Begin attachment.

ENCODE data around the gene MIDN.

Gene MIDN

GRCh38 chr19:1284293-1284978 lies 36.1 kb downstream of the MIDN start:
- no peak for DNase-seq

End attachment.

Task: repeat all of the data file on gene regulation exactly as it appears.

ENCODE data around the gene MIDN.

Gene MIDN

GRCh38 chr19:1284293-1284978 lies 36.1 kb downstream of the MIDN start:
- no peak for DNase-seq